Watch Nassim Haramein explain the concept of a holographic universe
The Holographic Universe
The idea of the Holographic Universe began to gain popularity in the 1960s when physicists, like David Bohm and Karl Pribram, suggested that apparently coherent, wave-like properties of sub-atomic particles, something quantum mechanics could never explain easily, was produced by a subtle holographic ordering principle that exists at every point in the universe. Bohm later called this the “implicate order” of the universe. It suggests that every point in the universe is in some way connected to every other point.
Holography is something that you’re probably familiar with from seeing holograms, which are now embedded as security devices in credit cards. It looks three-dimensional but is actually embedded in a thin strip of film. You can see bigger holograms at theme parks and science museums, some of which really look like a 3-D object is right on front of you. You can walk around the object like it was really there, and see all the object’s details, but in reality, it’s just a ‘trick of the light.’ The hologram is just an image, the object isn’t really there, but its information is embedded in film and then projected onto space in a way that makes it look physically real. In a sense, the ‘whole is in every gram.’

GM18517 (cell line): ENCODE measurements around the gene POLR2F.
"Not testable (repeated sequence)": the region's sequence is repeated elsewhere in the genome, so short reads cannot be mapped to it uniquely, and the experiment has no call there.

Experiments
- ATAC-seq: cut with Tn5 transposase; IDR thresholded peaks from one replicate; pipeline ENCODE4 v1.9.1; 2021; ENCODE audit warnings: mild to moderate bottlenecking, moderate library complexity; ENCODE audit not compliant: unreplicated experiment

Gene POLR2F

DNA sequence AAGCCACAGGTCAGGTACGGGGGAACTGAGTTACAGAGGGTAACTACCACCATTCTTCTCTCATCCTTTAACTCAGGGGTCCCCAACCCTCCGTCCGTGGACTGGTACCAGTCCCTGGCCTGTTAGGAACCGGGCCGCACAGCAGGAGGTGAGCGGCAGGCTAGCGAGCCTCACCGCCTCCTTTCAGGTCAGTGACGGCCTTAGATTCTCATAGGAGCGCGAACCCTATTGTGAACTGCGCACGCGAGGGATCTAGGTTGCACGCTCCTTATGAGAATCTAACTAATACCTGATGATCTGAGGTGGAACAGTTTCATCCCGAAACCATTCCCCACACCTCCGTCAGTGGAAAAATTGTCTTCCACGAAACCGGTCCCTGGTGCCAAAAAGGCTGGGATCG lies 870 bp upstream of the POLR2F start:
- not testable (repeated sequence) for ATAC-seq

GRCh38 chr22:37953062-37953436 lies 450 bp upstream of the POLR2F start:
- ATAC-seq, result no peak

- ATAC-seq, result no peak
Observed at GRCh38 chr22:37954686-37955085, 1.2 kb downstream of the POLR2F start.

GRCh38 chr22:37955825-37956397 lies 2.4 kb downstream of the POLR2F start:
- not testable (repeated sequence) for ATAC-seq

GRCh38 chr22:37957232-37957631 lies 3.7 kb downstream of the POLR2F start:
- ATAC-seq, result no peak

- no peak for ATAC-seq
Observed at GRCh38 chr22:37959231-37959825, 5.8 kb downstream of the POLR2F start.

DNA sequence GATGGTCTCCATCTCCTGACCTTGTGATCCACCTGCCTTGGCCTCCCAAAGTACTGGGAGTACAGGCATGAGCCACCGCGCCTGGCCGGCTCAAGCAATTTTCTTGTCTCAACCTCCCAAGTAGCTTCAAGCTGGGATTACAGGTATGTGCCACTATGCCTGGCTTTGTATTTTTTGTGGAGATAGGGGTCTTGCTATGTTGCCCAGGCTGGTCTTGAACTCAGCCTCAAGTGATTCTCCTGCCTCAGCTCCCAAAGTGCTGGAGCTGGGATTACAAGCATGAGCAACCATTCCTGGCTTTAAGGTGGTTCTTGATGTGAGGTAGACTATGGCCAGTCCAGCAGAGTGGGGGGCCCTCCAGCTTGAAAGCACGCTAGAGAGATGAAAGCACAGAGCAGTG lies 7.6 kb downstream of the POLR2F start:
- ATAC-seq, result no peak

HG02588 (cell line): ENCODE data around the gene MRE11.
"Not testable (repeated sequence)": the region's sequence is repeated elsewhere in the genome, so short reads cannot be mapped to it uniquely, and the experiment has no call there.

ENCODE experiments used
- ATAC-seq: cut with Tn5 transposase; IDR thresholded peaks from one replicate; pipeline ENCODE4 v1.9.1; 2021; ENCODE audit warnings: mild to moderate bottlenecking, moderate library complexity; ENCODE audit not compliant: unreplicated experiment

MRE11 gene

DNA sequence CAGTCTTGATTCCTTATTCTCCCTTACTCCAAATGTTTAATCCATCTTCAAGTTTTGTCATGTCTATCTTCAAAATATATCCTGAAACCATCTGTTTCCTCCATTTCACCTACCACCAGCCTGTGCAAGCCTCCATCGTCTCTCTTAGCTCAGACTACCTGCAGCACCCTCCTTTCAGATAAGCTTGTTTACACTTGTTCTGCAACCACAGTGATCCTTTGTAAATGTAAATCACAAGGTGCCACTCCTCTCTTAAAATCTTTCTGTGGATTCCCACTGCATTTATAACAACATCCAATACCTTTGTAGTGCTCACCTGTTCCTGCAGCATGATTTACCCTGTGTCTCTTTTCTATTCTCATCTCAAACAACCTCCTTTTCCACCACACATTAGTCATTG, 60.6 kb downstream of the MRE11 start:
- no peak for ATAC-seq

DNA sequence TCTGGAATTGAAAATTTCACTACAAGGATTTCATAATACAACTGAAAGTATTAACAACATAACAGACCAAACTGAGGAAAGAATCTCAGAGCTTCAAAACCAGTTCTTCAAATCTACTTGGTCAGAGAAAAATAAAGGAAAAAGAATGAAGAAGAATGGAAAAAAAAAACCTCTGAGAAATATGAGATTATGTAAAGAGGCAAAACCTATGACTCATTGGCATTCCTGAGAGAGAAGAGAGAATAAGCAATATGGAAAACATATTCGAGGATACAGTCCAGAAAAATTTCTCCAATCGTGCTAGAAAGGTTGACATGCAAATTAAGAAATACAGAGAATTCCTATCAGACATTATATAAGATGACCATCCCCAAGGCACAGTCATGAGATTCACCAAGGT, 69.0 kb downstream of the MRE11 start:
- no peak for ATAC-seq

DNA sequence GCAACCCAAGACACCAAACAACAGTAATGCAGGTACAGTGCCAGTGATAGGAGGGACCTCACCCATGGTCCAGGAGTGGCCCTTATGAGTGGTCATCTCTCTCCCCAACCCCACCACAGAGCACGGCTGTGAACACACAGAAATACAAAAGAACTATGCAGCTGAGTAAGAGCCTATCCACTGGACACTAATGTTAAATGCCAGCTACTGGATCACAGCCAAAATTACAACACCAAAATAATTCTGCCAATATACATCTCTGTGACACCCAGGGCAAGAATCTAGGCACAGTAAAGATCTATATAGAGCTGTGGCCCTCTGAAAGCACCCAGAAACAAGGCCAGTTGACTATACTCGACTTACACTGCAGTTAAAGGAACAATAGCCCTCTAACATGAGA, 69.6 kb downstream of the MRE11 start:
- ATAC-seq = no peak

Holograms are produced with lasers and two beams of light. One beam is reflected off the object onto a film. The other beam just acts as a reference. When a laser is projected through the film, the 3-D image comes to life. All the information is embedded in the strip of film. If you started cutting away or removing parts of the film strip, the image is still there, but it gets fuzzier and fuzzier as you remove more film. So, the whole image is actually in every part of the film.